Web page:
The long-term cost of servicing the Jackson Public Schools district's debt will rise under a proposed deal, said board member George Schimmel.
Photo by Courtesy Ward Schaefer
The Jackson Public Schools Board of Trustees is refinancing millions worth of the district's bond debt.
The $55 million debt, which originated years earlier to pay for school building improvements and new construction, will be restructured to take advantage of lower interest rates. But while those rates will be lower, offering a short-term cash solution, the long-term cost of servicing the debt will rise under the proposed deal, said board member George Schimmel.
"I think it's important for us to understand what we're doing," Schimmel said, adding, "We will replace $27 million with $41 million in debt." The new agreement will buy the district "six to nine months of time" to get its fiscal house in order, he added. The additional time is a brief delay in paying a portion of the debt. The district must make good use of the additional time, he indicated at the meeting, or "eventually, the state will come in and make those decisions for us."
Sharolyn Miller, JPS chief financial officer, indicated that she sees no other options at this time, although the districts has made efforts to save money in other ways, such as not filling vacant positions. Miller said the deal will shore up JPS' fund balance, which should be used only in emergencies, and that it could improve the district's credit rating.
"Districts need to have a savings account," she said of the fund balance, instead of borrowing money to fill its needs. "In the long run ... we'll end up spending more."
Revenues from federal, state and city sources have not kept up with the school district's needs. In October, JPS filed suit against the city for not approving the funds it requested.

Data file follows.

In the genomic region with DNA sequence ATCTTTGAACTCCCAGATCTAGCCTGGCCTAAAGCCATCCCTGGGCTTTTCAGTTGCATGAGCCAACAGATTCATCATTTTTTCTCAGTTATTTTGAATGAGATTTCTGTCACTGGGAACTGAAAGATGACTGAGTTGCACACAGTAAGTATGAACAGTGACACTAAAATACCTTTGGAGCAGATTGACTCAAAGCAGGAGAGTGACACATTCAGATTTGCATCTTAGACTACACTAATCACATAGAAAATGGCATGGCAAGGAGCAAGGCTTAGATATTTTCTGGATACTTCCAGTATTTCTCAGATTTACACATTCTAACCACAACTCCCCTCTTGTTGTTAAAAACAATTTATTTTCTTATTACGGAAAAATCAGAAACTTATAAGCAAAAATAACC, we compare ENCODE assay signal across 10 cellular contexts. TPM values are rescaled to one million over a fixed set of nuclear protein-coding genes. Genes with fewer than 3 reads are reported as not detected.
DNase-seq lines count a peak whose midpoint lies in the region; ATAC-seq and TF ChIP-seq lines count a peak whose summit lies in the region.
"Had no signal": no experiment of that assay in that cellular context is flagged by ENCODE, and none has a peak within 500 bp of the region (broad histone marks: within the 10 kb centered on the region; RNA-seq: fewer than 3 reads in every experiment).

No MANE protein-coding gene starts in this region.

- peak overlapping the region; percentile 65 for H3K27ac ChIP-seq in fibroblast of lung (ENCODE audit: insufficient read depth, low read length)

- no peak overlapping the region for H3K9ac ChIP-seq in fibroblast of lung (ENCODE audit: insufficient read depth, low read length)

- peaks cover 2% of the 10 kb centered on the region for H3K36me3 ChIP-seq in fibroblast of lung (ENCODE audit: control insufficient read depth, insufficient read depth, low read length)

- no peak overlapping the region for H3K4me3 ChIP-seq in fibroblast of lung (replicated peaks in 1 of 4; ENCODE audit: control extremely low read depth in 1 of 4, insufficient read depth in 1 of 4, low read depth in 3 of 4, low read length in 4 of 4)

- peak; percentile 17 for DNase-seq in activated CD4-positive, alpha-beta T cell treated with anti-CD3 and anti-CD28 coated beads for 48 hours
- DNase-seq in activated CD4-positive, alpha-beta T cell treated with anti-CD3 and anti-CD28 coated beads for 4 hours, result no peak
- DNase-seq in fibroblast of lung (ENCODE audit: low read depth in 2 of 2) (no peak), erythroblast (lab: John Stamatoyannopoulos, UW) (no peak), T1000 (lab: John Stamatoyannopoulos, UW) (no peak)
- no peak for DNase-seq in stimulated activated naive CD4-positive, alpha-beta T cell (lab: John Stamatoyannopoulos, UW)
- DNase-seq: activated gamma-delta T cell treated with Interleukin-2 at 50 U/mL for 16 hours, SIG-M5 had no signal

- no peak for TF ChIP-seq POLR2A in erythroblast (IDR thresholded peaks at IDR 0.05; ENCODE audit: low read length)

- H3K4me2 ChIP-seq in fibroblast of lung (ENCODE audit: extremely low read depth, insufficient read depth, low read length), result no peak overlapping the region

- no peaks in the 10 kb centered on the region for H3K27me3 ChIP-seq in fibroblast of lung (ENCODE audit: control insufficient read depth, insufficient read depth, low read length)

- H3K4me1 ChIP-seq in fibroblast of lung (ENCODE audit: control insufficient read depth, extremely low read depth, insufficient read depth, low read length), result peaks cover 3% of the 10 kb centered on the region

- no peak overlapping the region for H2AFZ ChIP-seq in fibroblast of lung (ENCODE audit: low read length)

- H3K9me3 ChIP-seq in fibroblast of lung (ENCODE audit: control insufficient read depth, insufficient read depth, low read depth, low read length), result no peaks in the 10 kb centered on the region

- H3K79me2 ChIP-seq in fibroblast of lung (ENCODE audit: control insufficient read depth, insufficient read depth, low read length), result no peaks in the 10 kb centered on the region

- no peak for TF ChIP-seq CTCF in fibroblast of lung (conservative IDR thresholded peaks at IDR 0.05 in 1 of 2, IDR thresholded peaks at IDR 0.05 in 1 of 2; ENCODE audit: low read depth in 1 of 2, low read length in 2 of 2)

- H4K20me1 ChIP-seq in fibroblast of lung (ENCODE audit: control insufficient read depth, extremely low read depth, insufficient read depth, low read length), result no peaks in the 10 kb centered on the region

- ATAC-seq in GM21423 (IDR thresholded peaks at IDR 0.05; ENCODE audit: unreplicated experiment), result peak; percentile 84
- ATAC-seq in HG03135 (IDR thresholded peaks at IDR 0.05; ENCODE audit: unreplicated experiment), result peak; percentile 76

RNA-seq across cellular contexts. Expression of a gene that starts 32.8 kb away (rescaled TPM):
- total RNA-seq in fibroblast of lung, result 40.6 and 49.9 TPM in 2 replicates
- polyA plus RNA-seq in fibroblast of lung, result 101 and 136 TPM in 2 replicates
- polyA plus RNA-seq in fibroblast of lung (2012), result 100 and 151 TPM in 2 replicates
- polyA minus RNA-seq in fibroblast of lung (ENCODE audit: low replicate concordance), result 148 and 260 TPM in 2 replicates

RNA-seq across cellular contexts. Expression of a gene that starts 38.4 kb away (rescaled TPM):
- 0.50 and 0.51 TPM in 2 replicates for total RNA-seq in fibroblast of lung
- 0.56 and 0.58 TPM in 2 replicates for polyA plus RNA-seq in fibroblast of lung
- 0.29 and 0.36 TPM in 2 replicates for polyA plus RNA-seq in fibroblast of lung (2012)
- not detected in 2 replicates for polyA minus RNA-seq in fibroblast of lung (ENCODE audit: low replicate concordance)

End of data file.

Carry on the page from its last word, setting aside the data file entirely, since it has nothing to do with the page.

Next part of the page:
On Sept. 14, the Jackson City Council approved the school district's original budget of $86 million and the 2.5-mill increase in property taxes it requires. It did not approve the $88.6 million budget that JPS requested in August that would require another 2 to 2.5 mill increase. (Mills are a way of assessing property taxes. One mill is equal to about $10 in taxes on a house valued at $100,000.)
The operational portion of the budget that the council approved is $69 million, a decrease of $3.5 million from the previous year. The balance of the funds goes to bond debt payments.
JPS attorney Dorian Turner said at the time that state law requires that the city set the millage rate to meet the budget that the JPS board approves.
"In regards to the millage, we do not believe the rate the Council approved Sept. 14 is sufficient to cover the JPS budget," Turner said.
The JPS board approved the bond-debt restructuring on a 5-1 vote, with Board President Monica Gilmore-Love abstaining. Linda Rush, the board's vice president voted against the deal. Rush did not return calls for comment.